In the study with decitabine, IDH1 mutant cells derived from a grade III oligodendroglioma patient were pre-treated for seven days with a low concentration of the drug. The cells were then injected into the flanks of immunodeficient mice. The treated cells formed tumours which barely grew at all, and were over 90% smaller than tumours in the control group over 50 days after cell implantation. The main limitation of this study is that the IDH1 mutant cells were pre-treated with the drug ex vivo and therefore there was no demonstration of the drug’s ability to cross the blood-brain barrier and accumulate to therapeutic levels [7].

The 5-azacytidine study, from the laboratory of Gregory Riggins at Johns Hopkins University, is historic, in that it marks the first in vivo model of a patient derived IDH mutant anaplastic astrocytoma. In this study, cells were injected into the flanks of athymic mice. Five days after implantation, mice were injected intraperitoneally with 5-azacytidine on a 5 day on, 2 day off schedule. In order to continue the experiment past the point that tumours in the control group reached maximum allowable size, tumours were harvested and re-passaged in three consecutive groups of mice (Cycle 1-3), with the experiment lasting a total of 20 weeks. At seven weeks, the end of cycle 1, treated tumours were still growing, but at a slower rate than control tumours. During cycle 2 (another 7 weeks), the treated tumours had ceased to grow significantly. Finally, during cycle 3 (the remaining 6 weeks), the treated tumours began to shrink. The control tumours grew rapidly during all three cycles. In a press release describing the results of this study [9], the researchers emphasized the impressive results of this trial, saying that tumour regression is rarely observed in preclinical trials. Riggins stated that the drug “worked amazingly well” in the mice though he cautions that this drug may or may not work as well in humans. Due to these positive preclinical results, a clinical trial is expected to be initiated as soon as the regulatory system allows.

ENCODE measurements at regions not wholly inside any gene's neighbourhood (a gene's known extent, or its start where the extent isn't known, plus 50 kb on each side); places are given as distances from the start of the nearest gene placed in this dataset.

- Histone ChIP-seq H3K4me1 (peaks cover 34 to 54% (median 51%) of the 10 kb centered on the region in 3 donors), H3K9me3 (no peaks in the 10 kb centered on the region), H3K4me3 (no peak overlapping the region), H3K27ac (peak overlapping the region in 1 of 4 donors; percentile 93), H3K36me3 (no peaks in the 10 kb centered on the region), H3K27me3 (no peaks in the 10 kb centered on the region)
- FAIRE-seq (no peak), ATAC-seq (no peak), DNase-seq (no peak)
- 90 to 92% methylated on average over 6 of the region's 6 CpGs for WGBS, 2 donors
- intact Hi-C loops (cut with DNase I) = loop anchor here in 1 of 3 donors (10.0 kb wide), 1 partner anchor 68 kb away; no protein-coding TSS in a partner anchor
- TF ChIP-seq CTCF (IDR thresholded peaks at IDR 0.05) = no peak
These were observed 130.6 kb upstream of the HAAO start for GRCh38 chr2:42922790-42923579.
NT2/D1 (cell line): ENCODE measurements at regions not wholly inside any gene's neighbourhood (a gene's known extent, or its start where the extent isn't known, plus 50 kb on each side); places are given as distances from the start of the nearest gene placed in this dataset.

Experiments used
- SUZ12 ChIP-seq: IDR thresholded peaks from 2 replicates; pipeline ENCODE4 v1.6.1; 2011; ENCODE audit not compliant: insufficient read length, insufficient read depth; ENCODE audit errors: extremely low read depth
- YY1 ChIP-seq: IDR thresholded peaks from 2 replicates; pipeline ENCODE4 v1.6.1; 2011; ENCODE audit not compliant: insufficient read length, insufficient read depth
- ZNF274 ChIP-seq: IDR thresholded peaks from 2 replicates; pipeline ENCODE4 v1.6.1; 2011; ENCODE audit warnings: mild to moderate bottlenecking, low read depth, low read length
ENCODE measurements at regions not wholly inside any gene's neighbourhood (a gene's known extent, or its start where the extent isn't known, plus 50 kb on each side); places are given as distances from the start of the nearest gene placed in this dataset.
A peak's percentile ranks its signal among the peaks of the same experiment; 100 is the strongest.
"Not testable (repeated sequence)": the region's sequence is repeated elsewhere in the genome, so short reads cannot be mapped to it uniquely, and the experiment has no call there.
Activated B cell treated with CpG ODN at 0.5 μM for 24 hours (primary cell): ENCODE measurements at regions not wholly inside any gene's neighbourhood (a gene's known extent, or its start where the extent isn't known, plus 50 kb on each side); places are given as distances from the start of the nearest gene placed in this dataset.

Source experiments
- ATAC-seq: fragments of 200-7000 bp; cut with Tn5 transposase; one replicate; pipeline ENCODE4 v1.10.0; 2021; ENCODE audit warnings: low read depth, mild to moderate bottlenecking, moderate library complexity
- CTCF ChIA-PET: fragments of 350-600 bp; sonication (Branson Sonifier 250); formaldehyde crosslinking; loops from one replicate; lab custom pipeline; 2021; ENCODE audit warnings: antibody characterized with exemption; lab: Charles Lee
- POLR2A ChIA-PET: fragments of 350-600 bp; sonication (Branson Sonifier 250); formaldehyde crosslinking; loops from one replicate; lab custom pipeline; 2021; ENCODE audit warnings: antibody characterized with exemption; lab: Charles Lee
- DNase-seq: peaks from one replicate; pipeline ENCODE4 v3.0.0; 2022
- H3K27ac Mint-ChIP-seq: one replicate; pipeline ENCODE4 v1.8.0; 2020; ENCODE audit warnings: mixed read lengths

The nature of malignant progression of IDH-mutant gliomas

In what is one of the most important studies of IDH1-mutant gliomas yet published, a research team based at Yale University set out to show in great detail the full genetic and epigenetic basis for the malignant progression of lower grade IDH1-mutant gliomas to a higher grade [28].

To do this, the team first sequenced the entire exome (all protein-coding regions of the genome) of 41 IDH1-mutant grade II and III glioma samples, in addition to matched recurrences from the same patients, at the time of progression to a higher grade of malignancy. Thus, 82 samples in total were subjected to whole exome sequencing. 28 of the 41 tumors were considered as astrocytic, and 11 tumors were oligodendroglial, using molecular criteria, rather than histological analysis. As discussed below, the remaining two tumors appeared as astrocytomas at first diagnosis, but had morphed into oligodendrogliomas at the time of malignant progression. 17 of the patients underwent radiation therapy between surgeries, while only four of the patients underwent chemotherapy. Three of the recurrent tumors were considered to be hypermutated and had acquired mutation in mismatch repair genes, most notably MSH6. One of the hypermutated tumors was listed as having had no chemotherapy between surgeries, which is odd, as the hypermutation phenomenon has been typically associated with temozolomide chemotherapy (in the absence of effective mismatch repair due to MSH6 mutations or other defects, TMZ becomes a powerful mutagen).

Mutations aquired at malignant progression

Pooling together the data from both astrocytic and oligodendroglial tumors, the most frequently mutated genes newly occurring in (>10%) of the tumors at the time of malignant progression were: